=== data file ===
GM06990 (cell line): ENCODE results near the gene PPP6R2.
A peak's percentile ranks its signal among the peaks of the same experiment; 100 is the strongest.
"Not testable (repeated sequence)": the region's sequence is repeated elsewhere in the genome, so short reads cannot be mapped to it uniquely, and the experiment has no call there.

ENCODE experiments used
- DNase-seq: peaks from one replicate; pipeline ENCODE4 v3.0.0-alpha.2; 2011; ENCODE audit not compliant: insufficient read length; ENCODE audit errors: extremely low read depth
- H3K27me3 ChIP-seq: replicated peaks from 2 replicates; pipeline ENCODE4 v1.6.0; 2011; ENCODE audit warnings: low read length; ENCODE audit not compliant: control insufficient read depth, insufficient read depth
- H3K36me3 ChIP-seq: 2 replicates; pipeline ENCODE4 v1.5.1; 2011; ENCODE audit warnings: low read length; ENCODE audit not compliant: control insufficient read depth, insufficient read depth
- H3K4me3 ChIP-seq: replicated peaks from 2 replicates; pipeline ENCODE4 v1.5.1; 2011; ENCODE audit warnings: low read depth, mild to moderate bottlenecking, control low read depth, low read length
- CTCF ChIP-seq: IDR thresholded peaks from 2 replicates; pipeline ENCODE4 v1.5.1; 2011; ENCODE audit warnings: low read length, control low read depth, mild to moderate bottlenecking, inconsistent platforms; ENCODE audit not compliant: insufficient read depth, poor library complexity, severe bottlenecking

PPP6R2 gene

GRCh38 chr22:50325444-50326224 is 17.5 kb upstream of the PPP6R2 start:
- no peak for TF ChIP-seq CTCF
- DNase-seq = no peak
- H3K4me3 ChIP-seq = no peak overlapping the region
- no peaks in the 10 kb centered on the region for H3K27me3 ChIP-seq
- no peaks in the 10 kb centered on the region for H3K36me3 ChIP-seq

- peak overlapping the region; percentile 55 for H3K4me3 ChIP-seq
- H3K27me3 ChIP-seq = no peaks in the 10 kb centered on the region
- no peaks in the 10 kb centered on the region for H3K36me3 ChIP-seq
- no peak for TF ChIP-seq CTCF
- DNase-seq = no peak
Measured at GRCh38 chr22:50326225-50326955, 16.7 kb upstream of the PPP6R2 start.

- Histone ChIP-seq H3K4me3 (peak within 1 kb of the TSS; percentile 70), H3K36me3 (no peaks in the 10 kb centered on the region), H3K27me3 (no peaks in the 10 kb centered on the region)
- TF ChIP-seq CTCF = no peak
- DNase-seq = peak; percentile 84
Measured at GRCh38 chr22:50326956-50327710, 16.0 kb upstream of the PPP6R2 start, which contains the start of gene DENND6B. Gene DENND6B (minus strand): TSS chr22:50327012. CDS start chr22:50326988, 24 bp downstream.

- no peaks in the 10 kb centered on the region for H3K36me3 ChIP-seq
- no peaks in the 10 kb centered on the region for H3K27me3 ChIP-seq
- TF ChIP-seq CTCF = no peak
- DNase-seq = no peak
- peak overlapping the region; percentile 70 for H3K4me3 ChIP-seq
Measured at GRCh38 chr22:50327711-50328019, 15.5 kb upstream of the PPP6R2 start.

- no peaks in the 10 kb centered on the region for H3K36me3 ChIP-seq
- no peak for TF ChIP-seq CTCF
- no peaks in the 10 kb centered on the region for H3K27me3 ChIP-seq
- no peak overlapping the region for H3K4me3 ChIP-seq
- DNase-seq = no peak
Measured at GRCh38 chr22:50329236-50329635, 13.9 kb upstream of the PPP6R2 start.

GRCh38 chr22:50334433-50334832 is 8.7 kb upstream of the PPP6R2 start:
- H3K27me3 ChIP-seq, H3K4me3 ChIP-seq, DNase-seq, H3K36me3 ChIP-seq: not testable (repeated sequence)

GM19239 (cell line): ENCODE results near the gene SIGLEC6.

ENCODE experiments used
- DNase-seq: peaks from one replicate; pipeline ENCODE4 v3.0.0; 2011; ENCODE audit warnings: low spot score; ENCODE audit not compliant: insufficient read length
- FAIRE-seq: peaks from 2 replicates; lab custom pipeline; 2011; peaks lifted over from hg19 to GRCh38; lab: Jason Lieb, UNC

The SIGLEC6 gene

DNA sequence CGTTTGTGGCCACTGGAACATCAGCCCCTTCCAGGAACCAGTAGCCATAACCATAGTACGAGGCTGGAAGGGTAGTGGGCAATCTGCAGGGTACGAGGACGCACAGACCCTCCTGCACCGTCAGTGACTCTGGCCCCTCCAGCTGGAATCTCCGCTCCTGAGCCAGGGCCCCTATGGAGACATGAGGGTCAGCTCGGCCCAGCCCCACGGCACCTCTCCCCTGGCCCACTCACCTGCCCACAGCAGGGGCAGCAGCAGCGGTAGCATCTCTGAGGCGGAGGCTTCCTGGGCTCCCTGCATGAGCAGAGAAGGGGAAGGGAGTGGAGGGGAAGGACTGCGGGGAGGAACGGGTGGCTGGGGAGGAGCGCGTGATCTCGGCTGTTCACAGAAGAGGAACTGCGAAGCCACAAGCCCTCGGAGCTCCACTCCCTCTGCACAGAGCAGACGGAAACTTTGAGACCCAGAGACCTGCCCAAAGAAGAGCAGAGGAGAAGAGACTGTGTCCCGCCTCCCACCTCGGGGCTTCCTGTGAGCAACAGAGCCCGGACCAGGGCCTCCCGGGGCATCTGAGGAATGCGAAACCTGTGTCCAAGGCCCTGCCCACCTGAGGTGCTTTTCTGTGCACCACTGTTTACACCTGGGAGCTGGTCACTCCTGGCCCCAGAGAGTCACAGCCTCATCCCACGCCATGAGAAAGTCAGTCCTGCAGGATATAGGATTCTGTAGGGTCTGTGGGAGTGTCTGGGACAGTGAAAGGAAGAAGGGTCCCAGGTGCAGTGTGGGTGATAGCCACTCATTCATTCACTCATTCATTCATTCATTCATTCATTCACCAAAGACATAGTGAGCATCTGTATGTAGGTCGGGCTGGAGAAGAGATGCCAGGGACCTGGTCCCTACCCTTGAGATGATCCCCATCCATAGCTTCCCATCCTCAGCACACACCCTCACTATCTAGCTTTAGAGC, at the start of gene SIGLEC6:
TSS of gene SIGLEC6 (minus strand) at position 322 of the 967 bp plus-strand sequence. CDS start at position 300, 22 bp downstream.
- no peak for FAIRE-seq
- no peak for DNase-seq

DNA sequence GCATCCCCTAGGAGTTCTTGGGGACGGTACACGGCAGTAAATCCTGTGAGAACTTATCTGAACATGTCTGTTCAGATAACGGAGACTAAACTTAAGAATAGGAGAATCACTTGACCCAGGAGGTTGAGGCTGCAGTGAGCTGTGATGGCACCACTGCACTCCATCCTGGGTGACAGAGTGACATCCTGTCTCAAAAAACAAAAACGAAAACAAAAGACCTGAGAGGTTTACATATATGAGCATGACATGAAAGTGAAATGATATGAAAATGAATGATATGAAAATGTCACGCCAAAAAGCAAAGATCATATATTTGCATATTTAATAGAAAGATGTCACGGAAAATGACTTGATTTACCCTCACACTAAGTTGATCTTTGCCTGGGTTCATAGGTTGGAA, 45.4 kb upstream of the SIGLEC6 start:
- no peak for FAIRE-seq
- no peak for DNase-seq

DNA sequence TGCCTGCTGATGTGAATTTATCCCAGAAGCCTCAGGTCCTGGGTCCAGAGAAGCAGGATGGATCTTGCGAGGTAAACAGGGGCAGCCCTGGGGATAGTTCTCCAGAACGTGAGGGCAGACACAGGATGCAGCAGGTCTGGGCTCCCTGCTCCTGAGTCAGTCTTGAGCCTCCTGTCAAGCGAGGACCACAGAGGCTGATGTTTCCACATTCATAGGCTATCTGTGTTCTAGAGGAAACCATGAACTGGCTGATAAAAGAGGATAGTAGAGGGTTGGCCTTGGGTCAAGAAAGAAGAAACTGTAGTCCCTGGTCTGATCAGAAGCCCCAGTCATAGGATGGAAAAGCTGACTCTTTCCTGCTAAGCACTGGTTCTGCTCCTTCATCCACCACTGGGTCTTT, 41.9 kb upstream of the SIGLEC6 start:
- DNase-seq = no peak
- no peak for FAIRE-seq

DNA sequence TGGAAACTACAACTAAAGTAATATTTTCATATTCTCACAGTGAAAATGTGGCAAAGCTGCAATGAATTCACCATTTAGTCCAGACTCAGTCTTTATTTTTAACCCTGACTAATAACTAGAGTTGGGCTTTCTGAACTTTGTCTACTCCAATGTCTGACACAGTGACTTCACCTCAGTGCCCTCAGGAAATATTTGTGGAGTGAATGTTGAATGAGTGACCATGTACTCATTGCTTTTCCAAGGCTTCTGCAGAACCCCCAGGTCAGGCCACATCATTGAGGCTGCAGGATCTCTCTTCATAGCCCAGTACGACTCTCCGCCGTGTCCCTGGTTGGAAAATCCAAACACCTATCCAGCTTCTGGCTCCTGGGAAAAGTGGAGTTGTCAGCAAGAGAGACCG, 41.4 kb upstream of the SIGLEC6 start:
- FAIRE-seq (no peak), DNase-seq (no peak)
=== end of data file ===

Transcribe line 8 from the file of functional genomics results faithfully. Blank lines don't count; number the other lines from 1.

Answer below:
- H3K4me3 ChIP-seq: replicated peaks from 2 replicates; pipeline ENCODE4 v1.5.1; 2011; ENCODE audit warnings: low read depth, mild to moderate bottlenecking, control low read depth, low read length